Tiny-home startup’s production delays raise investor eyebrows

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In today’s housing environment where affordability and inventory are scarce, anyone who gets into the tiny-home business stands to bring in some significant earnings — that is, if they can execute the job well.

Whether or not a tiny-house startup, based in Las Vegas, that has gained attention for its flashy marketing and affordable product can pull off what it hopes will ultimately be an enormous factory, producing 100,000 or more prefab tiny homes per year remains to be seen, Business Insider reported.

Galiano Tiramani | LinkedIn

Investors have climbed on board with homebuilder Boxabl, with enthusiasm so far, as the company has made promises to revolutionize tiny-home production. It has plans to become the largest such factory in the U.S., producing homes that can cost as little as $60,000 and be folded like a suitcase for easy transportation to customers.

Galiano Tiramani, the company’s 35-year-old co-founder, alongside his 62-year-old father, Paolo Tiramani, has wooed customers and investors not only with promises of what his product can be, but also through outlandish marketing that includes dropping cars onto the company’s 375-square-foot Casita tiny-home model, or hosting drag races between Teslas and trucks hitched to the tiny homes. The company was officially founded in 2017.

The mulleted younger Tiramani’s social media tactics have gained Boxabl nearly 650,000 Instagram followers, $140 million in funding and a waiting list of 160,00 tiny-home orders.

“Galiano wants Boxabl to be in everyone’s head,” Jonathan Howard, a former contractor for Boxabl, told Business Insider. “And he has succeeded.”

Boxabl has even garnered the attention of Elon Musk, who told Business Insider in August that he lived in the company’s Casita at the base of his Texas-based rocket company, SpaceX.

Having attracted the public’s eye, it’s now time for Boxabl to deliver on its promises — and it’s unclear when that time may arrive.

The company has developed less than 400 homes during its first year of production, which means it still has a long way to go to scale production levels and meet its goals of producing hundreds of thousands of homes per year.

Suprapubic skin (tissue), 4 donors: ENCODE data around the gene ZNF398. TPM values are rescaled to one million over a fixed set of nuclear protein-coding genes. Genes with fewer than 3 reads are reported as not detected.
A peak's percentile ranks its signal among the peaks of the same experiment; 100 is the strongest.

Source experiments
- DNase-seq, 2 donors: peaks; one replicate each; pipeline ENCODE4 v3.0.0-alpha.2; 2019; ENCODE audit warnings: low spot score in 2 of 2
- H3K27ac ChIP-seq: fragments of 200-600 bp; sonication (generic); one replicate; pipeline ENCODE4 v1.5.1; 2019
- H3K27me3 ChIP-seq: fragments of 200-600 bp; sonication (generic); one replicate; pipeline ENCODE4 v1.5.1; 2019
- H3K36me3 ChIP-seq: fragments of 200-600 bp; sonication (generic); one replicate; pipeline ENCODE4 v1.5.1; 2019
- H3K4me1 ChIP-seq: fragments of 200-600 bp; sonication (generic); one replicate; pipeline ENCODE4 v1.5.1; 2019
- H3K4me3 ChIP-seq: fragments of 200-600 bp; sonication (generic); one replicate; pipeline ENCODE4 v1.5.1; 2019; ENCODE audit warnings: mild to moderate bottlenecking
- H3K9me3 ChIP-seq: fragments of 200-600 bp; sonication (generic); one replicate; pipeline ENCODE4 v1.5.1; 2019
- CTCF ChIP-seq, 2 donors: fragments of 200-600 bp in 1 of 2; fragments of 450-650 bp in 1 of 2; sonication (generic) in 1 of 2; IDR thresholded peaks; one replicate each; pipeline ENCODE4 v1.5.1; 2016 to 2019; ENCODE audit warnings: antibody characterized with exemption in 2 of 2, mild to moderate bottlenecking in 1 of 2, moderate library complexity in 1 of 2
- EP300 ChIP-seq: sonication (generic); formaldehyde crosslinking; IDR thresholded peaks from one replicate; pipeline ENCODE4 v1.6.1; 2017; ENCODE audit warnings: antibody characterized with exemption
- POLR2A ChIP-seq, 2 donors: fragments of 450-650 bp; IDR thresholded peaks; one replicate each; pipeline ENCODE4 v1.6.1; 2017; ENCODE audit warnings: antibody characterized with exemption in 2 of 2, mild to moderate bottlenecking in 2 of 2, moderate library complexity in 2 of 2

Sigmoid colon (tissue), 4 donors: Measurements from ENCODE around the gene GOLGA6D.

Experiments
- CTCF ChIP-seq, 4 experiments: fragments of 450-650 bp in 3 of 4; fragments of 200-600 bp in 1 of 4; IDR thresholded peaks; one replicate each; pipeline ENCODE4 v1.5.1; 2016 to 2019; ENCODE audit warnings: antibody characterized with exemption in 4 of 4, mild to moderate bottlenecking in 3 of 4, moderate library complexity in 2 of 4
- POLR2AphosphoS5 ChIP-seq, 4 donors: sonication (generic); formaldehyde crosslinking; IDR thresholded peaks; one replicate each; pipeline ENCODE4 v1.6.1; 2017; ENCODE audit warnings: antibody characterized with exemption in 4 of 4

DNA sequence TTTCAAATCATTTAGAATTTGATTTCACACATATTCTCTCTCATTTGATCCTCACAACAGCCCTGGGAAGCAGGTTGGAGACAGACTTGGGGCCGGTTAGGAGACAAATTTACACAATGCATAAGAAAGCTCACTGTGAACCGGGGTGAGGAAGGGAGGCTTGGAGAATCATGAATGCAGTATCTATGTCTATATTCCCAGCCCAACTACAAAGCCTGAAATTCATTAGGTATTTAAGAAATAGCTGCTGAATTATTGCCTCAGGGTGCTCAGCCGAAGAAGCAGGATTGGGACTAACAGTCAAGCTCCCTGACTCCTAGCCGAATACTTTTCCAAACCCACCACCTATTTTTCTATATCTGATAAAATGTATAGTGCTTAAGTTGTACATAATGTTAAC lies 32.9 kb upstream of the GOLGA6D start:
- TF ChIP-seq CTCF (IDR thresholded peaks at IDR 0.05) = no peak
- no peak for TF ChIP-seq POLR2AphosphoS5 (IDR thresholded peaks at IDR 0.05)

Paolo Tiramani | Boxabl

In January, the company tweeted that its second factory was now open. However, while the new 130,000-square-foot space had been completed, it was still empty on the inside and would take about six months as well as $15 million to install warehouse equipment and get the factory up and running.

In the meantime, Boxabl customers continue waiting for their homes to be constructed and some are getting impatient.

Thus far, Boxabl has received about 8,000 down payments from customers totaling $5.4 million, and a little over $1 million of that has been returned to customers who have requested a refund.

One Arizona-based customer named Max who spoke with Business Insider said information from Boxabl has been hard to come by since he put down a $2,400 down payment for two tiny homes in 2021. He still has not received details about the Casitas’ specifications, which has left him unable to prepare utility lines on the property where he plans to put them.

In addition, the banks he has been in touch with about financing said they wouldn’t finance Max’s purchase since Boxabl had not yet received approvals to install Casitas in the state of Arizona, which include a state license and factory certification.

“It’s pissing me off, to be honest,” Max told Business Insider. “I think this year is the maximum I will wait before asking for my money back.”

Meanwhile, Galiano Tiramani said the company had been working on getting approval from the state of Arizona for more than a year and expressed irritation at the bureaucracy involved.

“It’s totally insane,” he said. “A lot of stuff the government does with this overregulation is just hurting people.”

Another complication with Boxabl’s former third board member Hamid Firooznia also may leave investors wondering about the company’s stability or leadership’s ability to make sound business decisions.

Firooznia was named in a 2017 federal civil lawsuit as one of a number of individuals and corporations who conspired to hide the Iranian government’s ownership in a Manhattan office tower at 650 Fifth Ave. According to the lawsuit, Firooznia was an outside accountant for a nonprofit called the Alavi Foundation and had also worked with the Assa Corp., both of which co-owned the building.

However, it later surfaced that Assa Corp. was a front for an Iranian state bank, and the organizations attempted to hide this allegiance in order to circumvent U.S. sanctions.

Up until January 2023, Firooznia, who had been a long-time accountant and business advisor to Paolo Tiramani, was a member of Boxabl’s board. When Business Insider informed Pre IPO Club Fund Manager Edoardo Zarghetta, whose company invested $1.5 million in Boxabl, of Firooznia’s history, he expressed concern.

“That’s a bit curious, and I would hope to find out a good reason for that,” Zarghetta said.

Email Lillian Dickerson

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Mike McNamara

Mike McNamara

A Las Vegas Realtor since 2008. Mike has a wide range of knowledge around all things Las Vegas.

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